Updated 1 decade ago
To cherish what remains of the Earth and to foster its renewal is our only legitimate hope of survival.
— Wendell Berry
Following the passage of the Fair Labor Standards Act in 1938, the 40-hour work week, traditionally divided into five eight-hour days, became the standard. In the 70 years since the passage of this law, the work week has not changed. However, during the oil embargo of the 1970’s, many firms tried a four-day work week. In the 70s, the four-day work week did not last as these efforts did not sustain them once the fuel started to flow again; but, the four-day work week is once again getting a great deal of attention.
Leon County and many other governments, such as the state of Utah, are adopting or considering a four-day work week in answer to higher fuel prices. Kent State University offered a four-day work week to 98 of its employees, and 73 took them up on it. .
Now is a good time for each business to consider whether a weekly schedule of four, ten-hour days will work for them. The savings to your staff can be very high. For example, if 30 of your workers use a gallon of gas each way they commute, the yearly savings will be $12,000 in total or $400 per employee (assuming $4 per gallon). If an employee lives further out, the savings will be much higher.
Professor Hochwarter of FSU’s College of Business recently conducted a study of 800 full-time workers, mainly in the Southeast, who use personal transportation. His study concluded that 33% would quit their jobs if a closer one was available.
Switching to a four-day work week carries some significant benefits, and in my experience, employees really seem to embrace the change once they become acclimated to it. Staff will have 52 additional days off that they can use to do whatever they want. With additional time off during the week to see doctors and take care of personal appointments, absenteeism will decrease.
Perhaps the most obvious benefit, the four-day work week will bring about much needed fuel savings along with a reduction of vehicles on the road during peak traffic times. Firms that have a distribution system will also save a great deal as their vehicles will only have to return to home base four times a week rather than five.
In addition, many corporations have successfully implemented a four-day work week during the summer months. Doing so reduces electricity costs and allows parents to spend more time with their children.
While four, ten-hour work days seems appealing, there are some definite challenges. One of the biggest of these is the ability of your staff to get their kids to school or daycare before they have to be to work at 7 a.m. This is a very difficult transition for many young parents. In addition, in cases where schools and daycare centers offer extended hours, parents may incur additional expense as many centers charge extra if the child is picked up after 6 p.m.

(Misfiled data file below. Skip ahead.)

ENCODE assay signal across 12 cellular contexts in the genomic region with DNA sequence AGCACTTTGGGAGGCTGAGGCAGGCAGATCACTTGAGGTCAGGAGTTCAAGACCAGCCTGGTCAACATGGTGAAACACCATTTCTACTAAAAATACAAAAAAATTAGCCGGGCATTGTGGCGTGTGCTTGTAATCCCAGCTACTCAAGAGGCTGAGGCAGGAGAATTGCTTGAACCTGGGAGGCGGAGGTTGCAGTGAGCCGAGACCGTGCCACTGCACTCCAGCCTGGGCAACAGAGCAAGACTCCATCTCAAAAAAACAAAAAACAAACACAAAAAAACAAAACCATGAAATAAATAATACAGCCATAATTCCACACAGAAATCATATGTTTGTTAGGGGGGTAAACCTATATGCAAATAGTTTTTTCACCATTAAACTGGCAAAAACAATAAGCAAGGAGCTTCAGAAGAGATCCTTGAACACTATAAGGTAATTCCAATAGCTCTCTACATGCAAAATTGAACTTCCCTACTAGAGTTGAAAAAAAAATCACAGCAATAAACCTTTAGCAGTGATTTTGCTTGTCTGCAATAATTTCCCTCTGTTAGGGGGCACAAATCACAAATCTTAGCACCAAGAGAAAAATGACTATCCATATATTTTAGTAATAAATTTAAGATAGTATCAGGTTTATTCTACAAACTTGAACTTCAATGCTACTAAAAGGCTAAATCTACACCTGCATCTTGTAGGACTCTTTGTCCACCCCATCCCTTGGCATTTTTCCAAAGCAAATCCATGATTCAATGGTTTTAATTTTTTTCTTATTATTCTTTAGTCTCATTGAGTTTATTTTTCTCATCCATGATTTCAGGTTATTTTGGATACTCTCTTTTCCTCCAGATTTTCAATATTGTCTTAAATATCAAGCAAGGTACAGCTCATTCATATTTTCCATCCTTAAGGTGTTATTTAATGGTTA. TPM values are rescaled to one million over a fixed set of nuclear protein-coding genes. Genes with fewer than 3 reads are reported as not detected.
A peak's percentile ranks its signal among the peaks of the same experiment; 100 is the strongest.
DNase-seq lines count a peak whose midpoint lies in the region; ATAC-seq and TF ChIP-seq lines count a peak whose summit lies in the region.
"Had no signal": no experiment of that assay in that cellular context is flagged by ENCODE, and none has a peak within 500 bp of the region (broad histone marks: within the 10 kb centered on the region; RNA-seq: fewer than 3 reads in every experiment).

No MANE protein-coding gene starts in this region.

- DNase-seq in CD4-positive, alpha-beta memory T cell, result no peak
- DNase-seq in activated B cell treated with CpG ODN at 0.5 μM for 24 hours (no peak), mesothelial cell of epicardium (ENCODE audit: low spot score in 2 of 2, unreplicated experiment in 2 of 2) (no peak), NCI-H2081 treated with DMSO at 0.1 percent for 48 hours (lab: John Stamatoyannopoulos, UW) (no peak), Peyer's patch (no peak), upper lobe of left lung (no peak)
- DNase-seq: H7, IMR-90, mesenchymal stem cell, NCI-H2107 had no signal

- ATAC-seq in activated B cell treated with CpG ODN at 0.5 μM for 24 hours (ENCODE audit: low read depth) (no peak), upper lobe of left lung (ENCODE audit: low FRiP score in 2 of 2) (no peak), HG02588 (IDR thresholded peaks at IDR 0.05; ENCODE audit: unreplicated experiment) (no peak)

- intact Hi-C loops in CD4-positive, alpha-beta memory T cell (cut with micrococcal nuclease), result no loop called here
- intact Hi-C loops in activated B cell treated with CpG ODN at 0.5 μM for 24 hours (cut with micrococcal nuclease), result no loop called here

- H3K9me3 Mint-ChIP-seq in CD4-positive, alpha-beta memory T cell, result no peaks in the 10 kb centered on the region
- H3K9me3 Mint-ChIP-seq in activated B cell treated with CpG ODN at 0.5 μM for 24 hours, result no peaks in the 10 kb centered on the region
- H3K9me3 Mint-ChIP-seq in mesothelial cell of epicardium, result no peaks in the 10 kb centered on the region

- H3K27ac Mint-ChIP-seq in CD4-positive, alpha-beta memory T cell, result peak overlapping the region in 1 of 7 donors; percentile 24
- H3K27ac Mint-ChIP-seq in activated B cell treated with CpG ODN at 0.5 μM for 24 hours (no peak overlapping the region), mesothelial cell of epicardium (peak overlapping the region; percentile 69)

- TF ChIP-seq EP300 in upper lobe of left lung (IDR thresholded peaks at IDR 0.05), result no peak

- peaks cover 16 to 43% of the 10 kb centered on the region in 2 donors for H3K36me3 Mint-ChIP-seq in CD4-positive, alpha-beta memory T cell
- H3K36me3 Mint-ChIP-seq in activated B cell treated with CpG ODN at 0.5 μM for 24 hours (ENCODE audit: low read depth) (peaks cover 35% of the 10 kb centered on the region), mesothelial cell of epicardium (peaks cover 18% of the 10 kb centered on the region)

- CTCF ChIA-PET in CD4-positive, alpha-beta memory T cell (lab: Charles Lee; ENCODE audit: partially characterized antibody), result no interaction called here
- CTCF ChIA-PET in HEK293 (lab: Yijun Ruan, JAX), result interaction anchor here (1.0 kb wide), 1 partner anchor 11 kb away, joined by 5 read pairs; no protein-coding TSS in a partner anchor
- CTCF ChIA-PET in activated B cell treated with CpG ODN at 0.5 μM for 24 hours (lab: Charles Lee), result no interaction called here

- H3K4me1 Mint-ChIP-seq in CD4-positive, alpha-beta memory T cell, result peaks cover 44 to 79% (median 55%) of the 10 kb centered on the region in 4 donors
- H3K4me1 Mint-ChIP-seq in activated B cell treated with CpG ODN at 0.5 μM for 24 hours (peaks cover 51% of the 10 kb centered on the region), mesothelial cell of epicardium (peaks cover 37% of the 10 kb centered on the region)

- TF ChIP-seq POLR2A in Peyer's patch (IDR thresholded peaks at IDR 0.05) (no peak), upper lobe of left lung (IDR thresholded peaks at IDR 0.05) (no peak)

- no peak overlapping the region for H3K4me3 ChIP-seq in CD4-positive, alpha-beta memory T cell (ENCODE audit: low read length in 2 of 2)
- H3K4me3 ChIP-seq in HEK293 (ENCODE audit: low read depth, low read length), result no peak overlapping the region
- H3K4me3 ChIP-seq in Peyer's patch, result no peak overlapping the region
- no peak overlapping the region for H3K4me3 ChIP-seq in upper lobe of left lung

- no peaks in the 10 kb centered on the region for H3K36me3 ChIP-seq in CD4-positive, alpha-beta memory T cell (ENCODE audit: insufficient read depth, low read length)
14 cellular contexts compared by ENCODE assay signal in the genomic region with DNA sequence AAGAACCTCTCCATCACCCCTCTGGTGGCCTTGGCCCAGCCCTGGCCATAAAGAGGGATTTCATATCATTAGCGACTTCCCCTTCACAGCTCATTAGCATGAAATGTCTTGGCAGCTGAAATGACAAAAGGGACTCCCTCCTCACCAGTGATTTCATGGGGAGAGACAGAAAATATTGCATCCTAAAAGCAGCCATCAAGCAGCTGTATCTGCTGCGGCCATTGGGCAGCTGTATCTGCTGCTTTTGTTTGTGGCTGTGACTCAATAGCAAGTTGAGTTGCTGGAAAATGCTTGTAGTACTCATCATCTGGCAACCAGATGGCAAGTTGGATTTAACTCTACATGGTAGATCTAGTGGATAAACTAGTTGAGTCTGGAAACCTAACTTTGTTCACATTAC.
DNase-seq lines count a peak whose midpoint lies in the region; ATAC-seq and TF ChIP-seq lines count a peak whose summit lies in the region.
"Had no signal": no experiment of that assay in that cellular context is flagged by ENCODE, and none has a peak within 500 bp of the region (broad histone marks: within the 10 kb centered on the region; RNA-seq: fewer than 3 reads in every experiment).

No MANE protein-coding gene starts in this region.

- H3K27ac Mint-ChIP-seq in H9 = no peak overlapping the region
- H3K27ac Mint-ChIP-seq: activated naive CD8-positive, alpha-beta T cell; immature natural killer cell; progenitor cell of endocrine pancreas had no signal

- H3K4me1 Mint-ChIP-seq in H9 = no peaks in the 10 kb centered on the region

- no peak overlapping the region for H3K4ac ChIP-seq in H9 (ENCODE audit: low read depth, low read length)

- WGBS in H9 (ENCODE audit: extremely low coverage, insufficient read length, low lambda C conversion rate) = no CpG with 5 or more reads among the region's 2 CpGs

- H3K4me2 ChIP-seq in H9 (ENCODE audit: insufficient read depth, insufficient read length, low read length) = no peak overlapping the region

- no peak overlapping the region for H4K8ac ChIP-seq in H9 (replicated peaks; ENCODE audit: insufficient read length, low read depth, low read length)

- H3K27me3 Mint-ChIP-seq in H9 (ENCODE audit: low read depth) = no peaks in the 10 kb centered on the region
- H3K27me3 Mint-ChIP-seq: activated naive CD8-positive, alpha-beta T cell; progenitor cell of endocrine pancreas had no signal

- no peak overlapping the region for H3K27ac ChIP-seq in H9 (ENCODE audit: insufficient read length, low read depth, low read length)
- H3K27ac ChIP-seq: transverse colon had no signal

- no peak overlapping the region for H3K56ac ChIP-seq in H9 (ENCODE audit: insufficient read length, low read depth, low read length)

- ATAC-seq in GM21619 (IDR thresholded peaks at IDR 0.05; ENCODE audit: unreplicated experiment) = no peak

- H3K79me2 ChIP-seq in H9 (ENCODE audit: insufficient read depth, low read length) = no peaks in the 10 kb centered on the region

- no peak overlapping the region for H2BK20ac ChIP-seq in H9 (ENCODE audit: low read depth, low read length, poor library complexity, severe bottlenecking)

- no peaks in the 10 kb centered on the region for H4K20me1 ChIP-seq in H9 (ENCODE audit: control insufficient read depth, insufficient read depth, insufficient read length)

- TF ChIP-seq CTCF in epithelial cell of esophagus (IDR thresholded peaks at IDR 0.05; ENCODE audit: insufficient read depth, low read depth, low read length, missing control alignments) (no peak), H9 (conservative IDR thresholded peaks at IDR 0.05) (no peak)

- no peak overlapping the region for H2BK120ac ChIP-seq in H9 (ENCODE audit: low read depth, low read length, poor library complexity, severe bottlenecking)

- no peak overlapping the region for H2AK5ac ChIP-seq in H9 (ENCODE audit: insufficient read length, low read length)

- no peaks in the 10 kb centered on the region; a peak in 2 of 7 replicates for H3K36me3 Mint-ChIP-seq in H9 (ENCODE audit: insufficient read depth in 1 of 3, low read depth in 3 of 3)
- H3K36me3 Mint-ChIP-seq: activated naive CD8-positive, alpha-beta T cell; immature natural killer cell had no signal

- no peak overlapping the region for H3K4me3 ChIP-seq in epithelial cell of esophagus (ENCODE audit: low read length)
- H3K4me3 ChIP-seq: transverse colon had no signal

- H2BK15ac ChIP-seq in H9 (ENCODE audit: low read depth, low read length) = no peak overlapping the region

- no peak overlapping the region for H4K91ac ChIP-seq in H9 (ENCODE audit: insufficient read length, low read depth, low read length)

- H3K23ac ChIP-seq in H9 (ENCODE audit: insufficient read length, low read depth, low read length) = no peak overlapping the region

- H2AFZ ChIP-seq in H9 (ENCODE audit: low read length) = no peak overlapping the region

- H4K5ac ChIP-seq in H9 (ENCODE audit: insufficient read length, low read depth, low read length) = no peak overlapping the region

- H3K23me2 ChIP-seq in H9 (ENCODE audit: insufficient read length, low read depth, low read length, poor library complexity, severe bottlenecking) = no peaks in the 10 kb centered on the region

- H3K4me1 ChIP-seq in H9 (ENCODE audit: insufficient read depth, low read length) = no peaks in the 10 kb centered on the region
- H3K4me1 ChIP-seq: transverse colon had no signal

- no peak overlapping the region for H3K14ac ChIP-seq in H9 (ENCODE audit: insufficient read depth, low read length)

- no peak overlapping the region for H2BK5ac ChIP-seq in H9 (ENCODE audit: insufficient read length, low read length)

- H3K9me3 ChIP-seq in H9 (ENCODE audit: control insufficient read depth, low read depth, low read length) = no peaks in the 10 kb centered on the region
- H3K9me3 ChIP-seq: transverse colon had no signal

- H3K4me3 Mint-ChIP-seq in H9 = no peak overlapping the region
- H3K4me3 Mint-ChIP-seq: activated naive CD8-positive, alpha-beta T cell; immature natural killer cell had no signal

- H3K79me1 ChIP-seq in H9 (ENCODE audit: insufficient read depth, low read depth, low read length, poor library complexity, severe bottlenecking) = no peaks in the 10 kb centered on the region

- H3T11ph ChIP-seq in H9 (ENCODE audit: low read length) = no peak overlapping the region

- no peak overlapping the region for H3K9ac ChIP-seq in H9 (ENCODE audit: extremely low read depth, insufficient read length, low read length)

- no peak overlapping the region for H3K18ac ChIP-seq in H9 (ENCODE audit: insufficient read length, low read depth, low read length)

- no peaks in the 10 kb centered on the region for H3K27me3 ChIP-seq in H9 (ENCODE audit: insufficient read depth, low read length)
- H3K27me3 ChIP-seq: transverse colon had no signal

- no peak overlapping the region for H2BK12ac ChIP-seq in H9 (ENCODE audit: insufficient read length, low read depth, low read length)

Even parents of school-aged children may find four, ten-hour work days a struggle. They may not be comfortable leaving for work before their kids are on the bus.
For many businesses, only being open four days a week just is not feasible (e.g. restaurant, retail and call centers). Shifting to a four-day work week may not work at all if your customers demand that you are open five days a week or if you have products that must be made or delivered five days a week.
Staggered work weeks are a possible solution, but only in cases where employees all do the same job. Employees still work four, ten-hour days, but not all on the same days. For example, one employee may work Monday through Thursday, while another works Tuesday through Friday.
Another problem is that some employees will not be able to work a four-day schedule because of their personal lives. If you make the four-day work week mandatory, you might lose some of these valuable employees. Flexibility is key. If you make the switch optional, employees can choose which schedule works best for their lifestyle.
Governments can easily afford to switch to a four-day work week, as customers (taxpayers) do not have an alternative if government is closed. However for businesses, it is much more complicated. Redoing the entire operation to a four-day work week is not going to be cheap or without problems.
Switching to a four-day work week is a gigantic change in the way a business operates, and this decision has got to be made very carefully and slowly. Trying it out in a department or two rather than the whole company seems the prudent way to go.
Now go out and see if it is economically feasible for you to switch to a four-day work week.
You can do this!
Jerry Osteryoung is the Jim Moran Professor of Entrepreneurship in the College of Business at Florida State University. He is also the Director of the Entrepreneurship Program at FSU and Executive Director of the Jim Moran Institute of Global Entrepreneurship. He can be reached by e-mail at firstname.lastname@example.org or by phone at 850-644-3372.